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Home > Business > Special


The cooler option

Jai Arjun Singh | March 27, 2004

Hunting for an air cooler as the summer approached was always a dreaded task. In Delhi you headed off to crowded, bustling 'approach at your peril' bazaars like Lajpat Rai market or Daryaganj.

There you had to haggle over the motor, the fans, the amount of straw and, of course, the unwieldy body that came with it.

Now a handful of branded players are attempting to capture a larger share of the market. The advantages of buying a brand are obvious: there are different models to choose from. And, you don't have to haggle about each individual part. But, there's still the question: is it worth paying the premium?

After all, buying a cooler is all about economy. In these days when the cost of electricity is rising and sending shocks through customers it's important to remember that a cooler uses only a fraction of the electricity an air-conditioner does. Also, air-conditioners need very powerful generators during power cuts.

But if you thought air coolers were unfashionable, think again. There's a variety of sleek models to choose from now. Achal Bakeri, chairman and managing director, Symphony, says that when he first started manufacturing air coolers in 1988, "the idea was to make coolers that looked as sleek as air-conditioners". Years down the line that USP has not changed, and other companies have also got into the business of making air coolers look good.

Many shopkeepers and dealers recommend Symphony coolers -- for the simple reason that the company specialises in air coolers, as compared to its competitors, which deal in a variety of products.

  • Symphony's new h!Cool provides air throw at body level, thus removing the need for a trolley
  • Bajaj Electricals' coolers use the chill-trap technology, with honeycomb pads that provide greater surface area for water
  • Luminous's desert coolers have rust-proof, high impact-resistant ABS bodies and a built-in ice-box for reduced temperatures

Today Symphony has eight models, the latest of which is the h!Cool, priced at Rs 4,990. The main feature of this portable, vertical-shaped cooler is that it provides air throw at body level.

"For most mid-sized coolers in the market before this, customers had to buy an additional trolley," says Bakeri. The h!Cool also has a humidity control system that makes it effective in coastal areas, as well as a mosquito net with a dust filter.

The h!Cool is suitable for rooms of up to 250 sq ft (or 25 sq m). But if you're looking for something that cools a much larger area -- up to 600 sq ft -- you should go in for the Sumo, with its multidirectional auto louvers that aid all-round cooling. This model is available for Rs 6,500.

As is the case with most home appliance products, the main advantage of these air coolers over the unbranded ones is the easier and more reliable availability of service.

Sunil Bhalla, director, SAR Silicon Systems, which does the marketing for Luminous, says greater variety is another factor. "Branded coolers generally have more models, for different room requirements," he says.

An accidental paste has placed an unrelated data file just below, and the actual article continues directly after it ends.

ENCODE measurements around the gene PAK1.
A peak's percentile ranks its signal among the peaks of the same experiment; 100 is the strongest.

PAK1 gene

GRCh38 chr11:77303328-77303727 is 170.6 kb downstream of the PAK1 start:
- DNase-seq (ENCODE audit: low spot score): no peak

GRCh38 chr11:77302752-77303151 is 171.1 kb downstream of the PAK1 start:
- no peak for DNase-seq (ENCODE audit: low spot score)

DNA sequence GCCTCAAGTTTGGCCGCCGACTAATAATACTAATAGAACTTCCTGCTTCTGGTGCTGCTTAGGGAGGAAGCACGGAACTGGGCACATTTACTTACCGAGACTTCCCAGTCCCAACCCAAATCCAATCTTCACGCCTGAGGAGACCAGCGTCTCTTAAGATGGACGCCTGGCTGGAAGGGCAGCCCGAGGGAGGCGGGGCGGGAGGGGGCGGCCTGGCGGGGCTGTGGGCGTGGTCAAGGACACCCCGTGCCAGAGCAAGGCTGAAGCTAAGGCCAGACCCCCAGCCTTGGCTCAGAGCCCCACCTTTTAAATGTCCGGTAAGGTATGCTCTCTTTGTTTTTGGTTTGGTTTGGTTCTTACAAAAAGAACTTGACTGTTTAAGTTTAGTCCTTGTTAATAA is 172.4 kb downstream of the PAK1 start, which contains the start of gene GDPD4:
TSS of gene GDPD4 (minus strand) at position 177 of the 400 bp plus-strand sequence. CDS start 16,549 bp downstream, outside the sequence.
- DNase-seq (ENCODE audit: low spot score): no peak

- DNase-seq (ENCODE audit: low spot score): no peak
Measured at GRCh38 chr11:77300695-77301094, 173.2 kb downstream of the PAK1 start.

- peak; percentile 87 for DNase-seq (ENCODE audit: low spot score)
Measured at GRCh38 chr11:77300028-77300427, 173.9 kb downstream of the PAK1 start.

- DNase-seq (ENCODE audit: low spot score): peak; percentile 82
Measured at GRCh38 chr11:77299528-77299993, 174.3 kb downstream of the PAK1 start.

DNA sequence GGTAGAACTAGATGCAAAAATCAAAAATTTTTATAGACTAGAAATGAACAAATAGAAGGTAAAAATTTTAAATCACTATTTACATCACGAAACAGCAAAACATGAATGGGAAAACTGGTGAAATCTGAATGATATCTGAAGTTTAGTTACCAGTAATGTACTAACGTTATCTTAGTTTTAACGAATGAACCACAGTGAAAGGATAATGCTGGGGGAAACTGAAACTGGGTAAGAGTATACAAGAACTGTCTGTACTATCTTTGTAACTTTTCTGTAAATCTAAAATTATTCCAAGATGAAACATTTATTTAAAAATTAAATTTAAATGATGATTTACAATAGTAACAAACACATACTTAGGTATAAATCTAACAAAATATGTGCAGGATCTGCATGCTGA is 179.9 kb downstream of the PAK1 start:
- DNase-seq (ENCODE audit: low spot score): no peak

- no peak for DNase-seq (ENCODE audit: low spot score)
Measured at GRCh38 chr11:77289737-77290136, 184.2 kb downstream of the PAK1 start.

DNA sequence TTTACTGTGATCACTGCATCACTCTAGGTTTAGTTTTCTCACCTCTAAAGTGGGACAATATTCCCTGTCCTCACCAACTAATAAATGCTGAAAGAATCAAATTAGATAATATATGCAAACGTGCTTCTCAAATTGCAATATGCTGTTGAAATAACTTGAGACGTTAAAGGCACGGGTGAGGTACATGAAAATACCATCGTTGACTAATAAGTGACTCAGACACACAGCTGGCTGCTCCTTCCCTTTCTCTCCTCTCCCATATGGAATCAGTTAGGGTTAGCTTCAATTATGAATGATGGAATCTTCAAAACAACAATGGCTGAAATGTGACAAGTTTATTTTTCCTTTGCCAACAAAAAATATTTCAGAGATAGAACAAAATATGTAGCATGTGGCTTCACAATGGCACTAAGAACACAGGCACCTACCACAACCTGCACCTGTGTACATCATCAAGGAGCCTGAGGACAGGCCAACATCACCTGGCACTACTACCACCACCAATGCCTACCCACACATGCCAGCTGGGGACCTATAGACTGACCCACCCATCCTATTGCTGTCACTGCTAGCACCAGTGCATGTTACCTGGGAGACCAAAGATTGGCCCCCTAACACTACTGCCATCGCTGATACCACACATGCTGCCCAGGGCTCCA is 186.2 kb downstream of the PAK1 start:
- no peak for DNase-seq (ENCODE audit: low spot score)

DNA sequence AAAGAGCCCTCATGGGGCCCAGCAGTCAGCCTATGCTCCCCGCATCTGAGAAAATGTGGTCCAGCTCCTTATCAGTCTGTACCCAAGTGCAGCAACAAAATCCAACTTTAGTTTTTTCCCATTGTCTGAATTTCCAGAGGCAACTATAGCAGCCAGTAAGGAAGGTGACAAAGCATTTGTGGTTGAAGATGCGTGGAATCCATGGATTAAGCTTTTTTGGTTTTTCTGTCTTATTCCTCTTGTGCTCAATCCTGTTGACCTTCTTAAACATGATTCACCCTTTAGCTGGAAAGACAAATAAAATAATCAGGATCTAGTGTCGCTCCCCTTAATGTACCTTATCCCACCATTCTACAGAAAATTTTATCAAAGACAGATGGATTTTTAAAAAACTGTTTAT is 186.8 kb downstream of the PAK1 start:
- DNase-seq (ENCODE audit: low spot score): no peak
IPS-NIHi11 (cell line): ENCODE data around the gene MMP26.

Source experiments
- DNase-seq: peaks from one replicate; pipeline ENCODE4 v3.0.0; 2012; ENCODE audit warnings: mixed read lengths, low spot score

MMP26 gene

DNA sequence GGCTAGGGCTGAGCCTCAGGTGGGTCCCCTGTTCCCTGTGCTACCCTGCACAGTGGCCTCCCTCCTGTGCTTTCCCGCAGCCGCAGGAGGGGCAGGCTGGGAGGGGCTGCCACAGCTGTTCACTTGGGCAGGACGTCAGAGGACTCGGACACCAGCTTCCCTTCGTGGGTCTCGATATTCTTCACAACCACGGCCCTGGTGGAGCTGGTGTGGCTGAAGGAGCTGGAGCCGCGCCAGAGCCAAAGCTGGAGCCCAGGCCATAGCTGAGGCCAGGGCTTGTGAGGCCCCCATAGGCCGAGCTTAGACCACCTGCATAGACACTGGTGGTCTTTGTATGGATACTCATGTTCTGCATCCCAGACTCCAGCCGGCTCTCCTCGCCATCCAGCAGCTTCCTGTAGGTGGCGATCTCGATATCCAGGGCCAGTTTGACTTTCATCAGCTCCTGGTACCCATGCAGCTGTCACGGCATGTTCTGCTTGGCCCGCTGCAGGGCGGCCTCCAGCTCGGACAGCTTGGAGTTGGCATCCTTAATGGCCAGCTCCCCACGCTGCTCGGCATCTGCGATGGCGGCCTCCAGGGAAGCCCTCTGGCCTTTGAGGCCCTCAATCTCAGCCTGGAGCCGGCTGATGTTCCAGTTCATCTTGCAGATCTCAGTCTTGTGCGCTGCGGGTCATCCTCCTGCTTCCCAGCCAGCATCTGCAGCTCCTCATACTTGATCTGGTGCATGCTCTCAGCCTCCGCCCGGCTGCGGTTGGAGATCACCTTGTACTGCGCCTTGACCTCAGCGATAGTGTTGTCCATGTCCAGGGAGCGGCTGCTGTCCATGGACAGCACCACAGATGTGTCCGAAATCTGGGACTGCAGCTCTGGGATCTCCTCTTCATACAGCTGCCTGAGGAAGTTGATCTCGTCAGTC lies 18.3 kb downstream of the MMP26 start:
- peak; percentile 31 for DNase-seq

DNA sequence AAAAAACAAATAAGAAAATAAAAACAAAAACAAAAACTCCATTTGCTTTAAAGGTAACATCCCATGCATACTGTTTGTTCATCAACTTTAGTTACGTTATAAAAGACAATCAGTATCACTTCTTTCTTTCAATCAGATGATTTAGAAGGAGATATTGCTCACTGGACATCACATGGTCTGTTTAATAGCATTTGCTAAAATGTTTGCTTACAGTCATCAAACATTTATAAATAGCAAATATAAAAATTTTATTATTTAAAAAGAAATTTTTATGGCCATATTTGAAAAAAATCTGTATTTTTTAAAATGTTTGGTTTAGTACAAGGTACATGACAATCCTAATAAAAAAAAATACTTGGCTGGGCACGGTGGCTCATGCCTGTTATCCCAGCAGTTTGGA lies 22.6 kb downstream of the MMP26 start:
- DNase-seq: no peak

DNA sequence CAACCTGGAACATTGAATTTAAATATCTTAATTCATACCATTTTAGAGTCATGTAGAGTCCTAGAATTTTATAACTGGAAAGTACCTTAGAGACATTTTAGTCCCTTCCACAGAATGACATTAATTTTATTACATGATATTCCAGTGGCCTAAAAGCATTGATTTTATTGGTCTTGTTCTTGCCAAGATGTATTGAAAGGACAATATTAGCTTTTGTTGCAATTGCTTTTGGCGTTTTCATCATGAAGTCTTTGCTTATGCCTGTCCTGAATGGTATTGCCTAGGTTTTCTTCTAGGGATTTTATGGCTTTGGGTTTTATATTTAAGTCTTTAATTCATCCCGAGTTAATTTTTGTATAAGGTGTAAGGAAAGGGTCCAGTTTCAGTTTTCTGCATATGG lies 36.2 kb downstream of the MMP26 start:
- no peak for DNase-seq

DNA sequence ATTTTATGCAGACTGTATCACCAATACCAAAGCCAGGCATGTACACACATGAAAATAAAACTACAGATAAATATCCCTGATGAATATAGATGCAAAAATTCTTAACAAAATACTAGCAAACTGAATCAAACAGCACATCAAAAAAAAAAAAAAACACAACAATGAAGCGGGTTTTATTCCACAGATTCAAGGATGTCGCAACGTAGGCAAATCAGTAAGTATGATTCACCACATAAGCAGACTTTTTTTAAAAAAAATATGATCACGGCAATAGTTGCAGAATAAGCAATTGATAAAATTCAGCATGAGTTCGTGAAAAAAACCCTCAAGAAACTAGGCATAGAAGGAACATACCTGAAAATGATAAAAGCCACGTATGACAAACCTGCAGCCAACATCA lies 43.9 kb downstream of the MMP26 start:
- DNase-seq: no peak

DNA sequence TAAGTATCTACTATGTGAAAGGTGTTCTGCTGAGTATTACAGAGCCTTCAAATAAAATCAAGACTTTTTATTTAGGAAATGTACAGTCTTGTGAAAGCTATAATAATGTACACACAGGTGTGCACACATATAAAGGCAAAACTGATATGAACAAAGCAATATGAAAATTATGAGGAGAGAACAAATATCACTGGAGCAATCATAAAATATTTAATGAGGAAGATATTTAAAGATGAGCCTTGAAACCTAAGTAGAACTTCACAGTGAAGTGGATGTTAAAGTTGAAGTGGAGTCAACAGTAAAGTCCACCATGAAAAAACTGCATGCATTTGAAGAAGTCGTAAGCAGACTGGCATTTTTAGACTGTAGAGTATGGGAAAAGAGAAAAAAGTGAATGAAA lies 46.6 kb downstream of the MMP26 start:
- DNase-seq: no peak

Luminous, better known for its inverters, launched a range of air coolers just last month. There are two models. The personal or mini cooler (priced at Rs 5,250) is smaller, more compact and suited to bedrooms and living rooms, while the desert cooler (Rs 6,890) is ideal for halls, larger rooms and offices.

Both models have rust-proof, high impact-resistant ABS bodies as well as the obligatory multi-speed air flow controls. However, the desert cooler also has a built-in ice box that helps keep temperatures low for a longer time.

Desert coolers are more popular in northern India, where the heat factor is high but humidity is relatively low. Personal coolers on the other hand are more suited to coastal areas like Mumbai or Pune.

Bajaj Electricals also has a range of desert and personal coolers; their DC 2000 Deluxe is priced at Rs 8,490 while the PC 2000 Deluxe comes for Rs 4,290.

R Ramakrishnan, president and COO, Bajaj Electricals, says a key feature of the company's coolers is the chill-trap technology, which uses honeycomb pads imported from Switzerland.

"The special resin in these pads allows greater surface area for water to seep through," explains Ramakrishnan. "This in turn means that the amount of water available for evaporation is higher." The result, he says, is 25 per cent to 40 per cent more cooling.

Another feature available in Bajaj's deluxe desert coolers is the timer control, which allows the user to set a time at which the cooler automatically shuts off.

"This helps avoid the inconvenience of having to get up in the middle of the night to switch the cooler off when it gets too cold," says Ramakrishnan.

Incidentally, Bajaj plans to introduce a new feature soon: a rotating grill. While most coolers have grills that can be set to direct air upwards, downwards, left or right, the rotating grill will allow air to move in a turbo or circular manner, thus cooling the whole room more effectively. Coolers with this grill will be available by next month.


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